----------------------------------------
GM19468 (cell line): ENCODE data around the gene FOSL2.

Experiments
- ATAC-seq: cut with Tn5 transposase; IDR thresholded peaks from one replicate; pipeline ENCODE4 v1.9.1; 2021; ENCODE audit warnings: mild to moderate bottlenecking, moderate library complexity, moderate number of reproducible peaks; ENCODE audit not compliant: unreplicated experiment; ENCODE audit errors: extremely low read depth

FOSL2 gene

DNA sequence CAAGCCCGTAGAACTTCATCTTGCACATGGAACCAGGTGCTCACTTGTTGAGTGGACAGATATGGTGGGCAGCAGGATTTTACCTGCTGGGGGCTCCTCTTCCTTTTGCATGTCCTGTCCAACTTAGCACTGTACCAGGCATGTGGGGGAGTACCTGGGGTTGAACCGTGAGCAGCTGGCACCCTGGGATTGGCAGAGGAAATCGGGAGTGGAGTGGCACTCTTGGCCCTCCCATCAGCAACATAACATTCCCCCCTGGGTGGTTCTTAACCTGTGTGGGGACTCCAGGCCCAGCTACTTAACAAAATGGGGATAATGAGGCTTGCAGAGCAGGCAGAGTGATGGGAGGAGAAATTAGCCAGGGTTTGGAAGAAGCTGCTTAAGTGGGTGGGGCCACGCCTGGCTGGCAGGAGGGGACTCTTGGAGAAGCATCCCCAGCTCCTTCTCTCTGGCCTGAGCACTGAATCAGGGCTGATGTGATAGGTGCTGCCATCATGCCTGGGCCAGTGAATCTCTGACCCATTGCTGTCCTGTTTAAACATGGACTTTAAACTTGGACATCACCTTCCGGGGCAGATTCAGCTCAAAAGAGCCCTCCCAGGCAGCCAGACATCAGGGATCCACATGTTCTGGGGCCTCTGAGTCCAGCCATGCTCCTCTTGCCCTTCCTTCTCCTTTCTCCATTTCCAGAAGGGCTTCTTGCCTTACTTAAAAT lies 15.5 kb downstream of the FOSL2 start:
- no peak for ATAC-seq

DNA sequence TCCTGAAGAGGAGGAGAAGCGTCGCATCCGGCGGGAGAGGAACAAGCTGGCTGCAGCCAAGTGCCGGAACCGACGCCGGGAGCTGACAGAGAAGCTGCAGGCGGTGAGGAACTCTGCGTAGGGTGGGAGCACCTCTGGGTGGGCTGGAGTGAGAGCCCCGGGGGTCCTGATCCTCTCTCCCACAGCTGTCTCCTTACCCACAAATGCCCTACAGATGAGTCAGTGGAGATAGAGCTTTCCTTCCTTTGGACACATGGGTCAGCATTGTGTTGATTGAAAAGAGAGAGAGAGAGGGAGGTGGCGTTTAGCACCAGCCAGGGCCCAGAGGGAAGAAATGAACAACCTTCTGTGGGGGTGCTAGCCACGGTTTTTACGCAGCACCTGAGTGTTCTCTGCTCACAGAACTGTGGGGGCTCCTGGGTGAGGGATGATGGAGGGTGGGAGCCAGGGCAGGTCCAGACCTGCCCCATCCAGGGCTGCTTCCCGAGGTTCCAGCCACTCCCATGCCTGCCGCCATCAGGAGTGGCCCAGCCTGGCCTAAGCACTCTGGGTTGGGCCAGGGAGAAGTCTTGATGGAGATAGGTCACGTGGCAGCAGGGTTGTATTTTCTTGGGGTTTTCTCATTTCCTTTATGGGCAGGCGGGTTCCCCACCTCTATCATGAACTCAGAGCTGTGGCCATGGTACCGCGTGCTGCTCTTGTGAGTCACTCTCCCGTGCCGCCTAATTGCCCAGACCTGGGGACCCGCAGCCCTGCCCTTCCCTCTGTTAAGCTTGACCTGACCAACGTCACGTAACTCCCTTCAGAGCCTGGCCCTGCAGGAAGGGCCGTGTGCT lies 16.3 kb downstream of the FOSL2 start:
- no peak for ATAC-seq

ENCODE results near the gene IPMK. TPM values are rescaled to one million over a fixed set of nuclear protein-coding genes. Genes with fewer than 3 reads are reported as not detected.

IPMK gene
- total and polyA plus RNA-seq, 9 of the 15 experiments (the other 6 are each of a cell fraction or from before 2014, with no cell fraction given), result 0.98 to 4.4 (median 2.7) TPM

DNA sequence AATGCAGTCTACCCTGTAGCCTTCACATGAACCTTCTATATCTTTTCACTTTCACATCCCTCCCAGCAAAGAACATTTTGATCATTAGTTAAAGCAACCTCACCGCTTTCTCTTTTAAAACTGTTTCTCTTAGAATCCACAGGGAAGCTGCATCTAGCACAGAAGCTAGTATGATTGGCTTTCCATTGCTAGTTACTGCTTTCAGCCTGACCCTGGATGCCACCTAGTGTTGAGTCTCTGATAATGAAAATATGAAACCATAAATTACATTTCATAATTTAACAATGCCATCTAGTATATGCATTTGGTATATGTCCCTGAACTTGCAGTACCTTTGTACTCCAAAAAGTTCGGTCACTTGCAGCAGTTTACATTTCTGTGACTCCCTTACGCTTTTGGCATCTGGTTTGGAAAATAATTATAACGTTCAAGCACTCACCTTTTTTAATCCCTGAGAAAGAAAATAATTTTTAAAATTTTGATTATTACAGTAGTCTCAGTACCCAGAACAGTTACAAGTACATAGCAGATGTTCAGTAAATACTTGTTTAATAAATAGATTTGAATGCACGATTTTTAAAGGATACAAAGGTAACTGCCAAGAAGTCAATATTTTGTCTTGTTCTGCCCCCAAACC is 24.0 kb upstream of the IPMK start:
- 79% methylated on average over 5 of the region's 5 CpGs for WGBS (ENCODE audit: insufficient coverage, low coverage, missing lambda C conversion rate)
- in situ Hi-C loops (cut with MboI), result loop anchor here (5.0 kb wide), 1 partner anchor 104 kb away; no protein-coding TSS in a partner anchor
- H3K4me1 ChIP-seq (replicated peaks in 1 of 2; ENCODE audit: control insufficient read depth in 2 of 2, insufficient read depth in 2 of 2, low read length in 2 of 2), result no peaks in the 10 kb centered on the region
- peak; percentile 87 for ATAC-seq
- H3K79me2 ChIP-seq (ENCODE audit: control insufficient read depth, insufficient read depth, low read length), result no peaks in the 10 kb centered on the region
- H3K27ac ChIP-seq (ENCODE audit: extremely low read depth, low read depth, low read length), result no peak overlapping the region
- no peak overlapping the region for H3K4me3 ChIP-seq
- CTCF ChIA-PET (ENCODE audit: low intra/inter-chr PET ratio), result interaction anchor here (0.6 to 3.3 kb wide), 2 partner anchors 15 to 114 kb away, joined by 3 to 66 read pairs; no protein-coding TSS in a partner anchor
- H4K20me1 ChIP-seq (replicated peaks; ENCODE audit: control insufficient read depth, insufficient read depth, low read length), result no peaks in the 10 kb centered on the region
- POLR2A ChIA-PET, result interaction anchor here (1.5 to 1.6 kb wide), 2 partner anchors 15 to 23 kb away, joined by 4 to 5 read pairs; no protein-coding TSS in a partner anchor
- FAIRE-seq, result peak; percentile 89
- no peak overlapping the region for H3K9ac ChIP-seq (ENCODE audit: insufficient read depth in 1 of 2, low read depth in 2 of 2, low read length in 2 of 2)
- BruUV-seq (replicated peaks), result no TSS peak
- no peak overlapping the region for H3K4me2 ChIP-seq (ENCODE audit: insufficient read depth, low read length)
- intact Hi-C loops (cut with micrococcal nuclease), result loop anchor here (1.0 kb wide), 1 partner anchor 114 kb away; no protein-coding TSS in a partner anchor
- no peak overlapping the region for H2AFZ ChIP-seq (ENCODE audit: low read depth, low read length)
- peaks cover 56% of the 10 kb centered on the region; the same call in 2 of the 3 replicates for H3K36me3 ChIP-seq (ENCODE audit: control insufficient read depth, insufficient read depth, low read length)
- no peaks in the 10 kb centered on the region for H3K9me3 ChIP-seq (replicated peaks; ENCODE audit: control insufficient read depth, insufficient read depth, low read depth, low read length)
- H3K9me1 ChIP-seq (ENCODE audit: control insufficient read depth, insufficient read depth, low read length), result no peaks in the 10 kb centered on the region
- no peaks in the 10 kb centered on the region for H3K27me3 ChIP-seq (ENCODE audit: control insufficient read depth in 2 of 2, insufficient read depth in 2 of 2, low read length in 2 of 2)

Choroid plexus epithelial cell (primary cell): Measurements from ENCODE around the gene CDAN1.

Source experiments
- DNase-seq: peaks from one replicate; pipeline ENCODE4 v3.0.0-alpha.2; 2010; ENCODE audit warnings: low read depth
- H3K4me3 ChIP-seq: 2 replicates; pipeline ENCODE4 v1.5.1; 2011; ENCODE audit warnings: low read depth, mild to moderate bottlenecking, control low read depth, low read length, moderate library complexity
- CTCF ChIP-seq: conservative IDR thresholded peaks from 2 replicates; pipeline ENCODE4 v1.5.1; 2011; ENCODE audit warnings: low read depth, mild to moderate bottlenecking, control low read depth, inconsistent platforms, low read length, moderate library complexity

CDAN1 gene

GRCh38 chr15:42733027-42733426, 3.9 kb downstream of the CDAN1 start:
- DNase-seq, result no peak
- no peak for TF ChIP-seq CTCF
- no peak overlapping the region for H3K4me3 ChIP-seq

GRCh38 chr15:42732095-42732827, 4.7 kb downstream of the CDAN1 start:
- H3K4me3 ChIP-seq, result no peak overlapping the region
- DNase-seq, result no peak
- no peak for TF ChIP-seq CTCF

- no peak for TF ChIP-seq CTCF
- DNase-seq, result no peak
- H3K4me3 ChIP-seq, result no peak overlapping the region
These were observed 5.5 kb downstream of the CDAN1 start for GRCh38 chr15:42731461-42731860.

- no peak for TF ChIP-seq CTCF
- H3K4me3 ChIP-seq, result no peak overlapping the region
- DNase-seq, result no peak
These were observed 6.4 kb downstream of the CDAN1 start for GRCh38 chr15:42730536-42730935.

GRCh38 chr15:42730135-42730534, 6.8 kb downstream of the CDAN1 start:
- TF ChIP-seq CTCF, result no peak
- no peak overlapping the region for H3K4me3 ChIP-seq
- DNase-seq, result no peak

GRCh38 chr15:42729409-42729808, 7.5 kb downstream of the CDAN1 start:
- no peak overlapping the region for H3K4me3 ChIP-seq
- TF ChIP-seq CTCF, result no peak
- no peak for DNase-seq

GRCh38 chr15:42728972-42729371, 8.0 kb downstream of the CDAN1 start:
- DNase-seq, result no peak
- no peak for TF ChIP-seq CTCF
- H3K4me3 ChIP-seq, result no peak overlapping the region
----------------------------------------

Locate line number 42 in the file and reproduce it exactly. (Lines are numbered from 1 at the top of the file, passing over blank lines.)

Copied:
- no peak overlapping the region for H3K4me3 ChIP-seq